Monastic Ireland.








Display site:

Monasternenagh (Abbey)

also known as: Mainistir an Aonaigh; Magium

Order: Cistercian

The exquisite carving, almost hidden by rough masonry of the nave at Monasternenagh abbey, survive as a glimpse of this once-powerful abbey. The abbey as it stands today, on grassland and often surrounded by cows, belies its colourful, and often controversial, history.
show more...

Dedicated to: Blessed Virgin Mary
Diocese: Limerick
Affiliated to: Mellifont

Barony: Pubblebrien/ Coshma/ Small County
Civil Parish: Monasteranenagh
Kingdom/Lordship: O'Brien
Access: Extensive ruins on private lands.

Site Description: The abbey was conceived on an ambitious scale. It would have been the largest stone building for miles around and is thought to have been the model for St Mary’s cathedral Limerick. As originally built c. 1170–1200, it comprised a cruciform church with aisled nave and domestic buildings ranged around a southern cloister. In common with its mother house, it had a vaulted presbytery and three vaulted chapels projecting eastward from the transepts – an architectural composition inherited from the Cistercian heartland in Burgundy. The liturgical importance of the east end was highlighted by complex arch mouldings and delicate foliate sculpture, becoming plainer towards the west end of the church.

The changing fortunes of the abbey are reflected in a major contraction of the church, either during the later medieval period, or perhaps following the Dissolution. This was achieved by shortening the nave and blocking off the transepts. The south transept was subsequently converted into a fortified tower house. In later centuries the domestic ranges were used as a quarry for local farm buildings, so that now only the church and chapter house remain standing.

Main events in the history of this site

1148Foundation - The monastery was founded in 1148 by Turlogh O’Brien (Toirrdelbach mac Diarmata Ua Briain), King of Thomond.
(Gywnn and Hadcock, Med. Houses, 141) 
c.1174 - Abbot of Monasternenagh, Donatus, witnessed a grant to Gill Abbey, Cork c. 1174. 
1200 - Nov. 1: The K. grants and confirms to the abbey and monks of Blessed Mary de Magio of the lands etc. which they have of the gift of the K.’s ancestors, of their benefactors since the K. arrived in Ireland, and of the Kings and Princes as well of the Irish as of Franks, to hold in frankalmoign, free from all secular service, according to the liberty of the Cistercian order (see Article 1) 
c.1209 - Abbeyfeale was united to Monasternenagh as a cell or grange. The abbey of Kilshane was united at an earlier stage.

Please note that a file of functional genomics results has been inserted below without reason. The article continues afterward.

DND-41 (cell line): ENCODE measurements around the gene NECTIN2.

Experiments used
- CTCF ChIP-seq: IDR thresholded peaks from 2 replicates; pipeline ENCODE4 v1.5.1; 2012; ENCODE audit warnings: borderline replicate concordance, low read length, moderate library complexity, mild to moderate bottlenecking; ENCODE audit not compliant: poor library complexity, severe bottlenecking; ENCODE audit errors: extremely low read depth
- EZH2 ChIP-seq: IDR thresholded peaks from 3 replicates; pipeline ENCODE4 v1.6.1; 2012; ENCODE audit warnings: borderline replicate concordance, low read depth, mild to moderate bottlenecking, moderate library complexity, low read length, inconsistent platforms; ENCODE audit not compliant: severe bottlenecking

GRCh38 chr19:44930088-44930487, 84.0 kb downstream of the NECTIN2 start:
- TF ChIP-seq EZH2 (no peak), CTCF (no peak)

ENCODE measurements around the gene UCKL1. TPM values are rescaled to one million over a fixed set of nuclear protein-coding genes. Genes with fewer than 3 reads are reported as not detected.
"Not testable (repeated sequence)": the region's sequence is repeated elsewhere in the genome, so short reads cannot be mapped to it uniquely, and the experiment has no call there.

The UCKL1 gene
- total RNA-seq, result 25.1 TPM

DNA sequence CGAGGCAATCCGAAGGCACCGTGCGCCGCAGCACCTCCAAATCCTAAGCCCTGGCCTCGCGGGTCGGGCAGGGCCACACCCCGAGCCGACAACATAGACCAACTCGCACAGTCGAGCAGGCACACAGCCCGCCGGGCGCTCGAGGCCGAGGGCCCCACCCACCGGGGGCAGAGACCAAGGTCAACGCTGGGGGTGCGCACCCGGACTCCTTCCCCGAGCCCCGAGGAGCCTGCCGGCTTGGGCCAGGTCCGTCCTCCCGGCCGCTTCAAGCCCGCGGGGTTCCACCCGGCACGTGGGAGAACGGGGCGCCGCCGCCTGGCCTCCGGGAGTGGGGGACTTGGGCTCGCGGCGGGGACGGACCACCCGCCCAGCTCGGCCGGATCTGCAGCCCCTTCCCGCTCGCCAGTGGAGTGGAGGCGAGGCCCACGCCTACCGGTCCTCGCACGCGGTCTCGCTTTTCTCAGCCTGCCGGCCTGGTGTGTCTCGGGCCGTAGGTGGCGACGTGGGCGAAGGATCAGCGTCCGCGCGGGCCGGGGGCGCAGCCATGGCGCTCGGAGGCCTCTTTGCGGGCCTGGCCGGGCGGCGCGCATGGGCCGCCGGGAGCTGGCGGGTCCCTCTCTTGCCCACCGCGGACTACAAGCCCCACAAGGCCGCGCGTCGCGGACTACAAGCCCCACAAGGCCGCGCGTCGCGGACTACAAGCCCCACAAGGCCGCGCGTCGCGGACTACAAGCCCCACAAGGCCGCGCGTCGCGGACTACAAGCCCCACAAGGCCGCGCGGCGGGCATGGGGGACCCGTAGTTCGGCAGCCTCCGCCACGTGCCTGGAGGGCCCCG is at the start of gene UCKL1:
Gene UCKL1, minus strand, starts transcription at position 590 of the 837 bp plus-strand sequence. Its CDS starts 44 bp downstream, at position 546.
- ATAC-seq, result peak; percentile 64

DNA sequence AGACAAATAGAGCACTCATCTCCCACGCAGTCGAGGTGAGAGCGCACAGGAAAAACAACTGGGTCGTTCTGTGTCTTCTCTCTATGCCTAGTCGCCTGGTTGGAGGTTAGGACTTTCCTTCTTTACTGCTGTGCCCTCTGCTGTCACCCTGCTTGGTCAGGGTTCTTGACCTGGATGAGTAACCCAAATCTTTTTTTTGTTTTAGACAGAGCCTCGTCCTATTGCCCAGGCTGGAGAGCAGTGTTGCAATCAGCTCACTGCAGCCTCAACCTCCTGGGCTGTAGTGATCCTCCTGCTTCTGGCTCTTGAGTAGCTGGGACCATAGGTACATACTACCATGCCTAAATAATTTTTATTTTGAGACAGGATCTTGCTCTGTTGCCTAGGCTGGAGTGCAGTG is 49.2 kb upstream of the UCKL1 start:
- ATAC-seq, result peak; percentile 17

1227, July 23 - King Henry III granted special protection to the abbeys and abbots of Mellifont, Graignemanagh, Holycross and Magio, and their tenants. 
1227 - Following the Conspiracy of Mellifont, the abbey of Monasternenagh was made subject to Margam in Wales.
The number of monks was probably fixed in 1228 at 36, with 50 laybrothers, as at Jerpoint. 
1228Rebellion of monks at Monasternenagh - As recorded in the Letters of Stephen of Lexington, the Irish monks at Monasternenagh expelled the abbot and all English and other monks who had been sent to restore order following the Conspiracy of Mellifont the previous year. The Irish monks prepared and provisioned the abbey for a siege, building a fortified tower above the altar. The ringleader of the rebellion was a nephew of the King of Thomond. Hubert de Burgo, Bishop of Limerick, sent armed help, the abbey was captured, and the offending monks were excommuicated. The abbot and monks who had been driven out were restored, and the fugitive monks who later returned were absolved. 
1229, September 10 - The justiciary is ordered to try the case of Maurice de Londres against the Abbot May, touching two knights fees in Glenogra, unless it be held by the king's charter. 
1234, June 19 - Maurice Fitzgerald, the justiciary, was called on to try another suit between the same parties (Donatus being Abbot), regarding Ballihodor, Enaghcully etc, which had been heard before the Cistercian chapter. 
1237, 2 May - Adam, Abbot of Monasternenagh, complains that Maurice de Londres (of London) had pleaded against Abbot William, who had retired, and Abbot Donatus, who had been deposed, and then pleaded while the abbacy was vacant to the detriment of the Abbey, until Adam was promoted to be Abbot. 
1272 - In 1272, the abbots of Monasternenagh and Abbeydorney changed places without authority. 
1276 - The archbishop of Cashel complained to the chapter general about the abbot of Monasternenagh, who was deposed in 1282. 
1291 - In the roll of receipt of Easter term, 50s is reported as having been received from the Abbot de Magio (Monaster Nenagh), ‘for grace’ on Saturday, 12 May. A second entry relating to Monasternenagh in the roll of receipt for Michaelmas term records that on Wednesday, November 26, Adam de Dermeho, Abbot de Magio (of Monasternenagh), paid 40d. for plevin of Nicholas Butevyleyn.  
1302 - 6 - The Ecclesiastical Taxation of Ireland valued the houses of Magio at 60l. 13s. 4d, with a tenth valued at 6l. 0s, 16d. 
1302, February 22 - The Abbot of Magio prayed the King (Edward I.) to grant him terms for payment of £209 6s. 8d., due by the convent to Gerard Gymbard, and other members of the Ricardi company of Lucca, which was exacted from the abbot because the chattels and debts of the said merchants had been taken in to the king’s hands. The king wrote from Roxborough ordering the justiciary to give favourable terms because of the poverty of the house.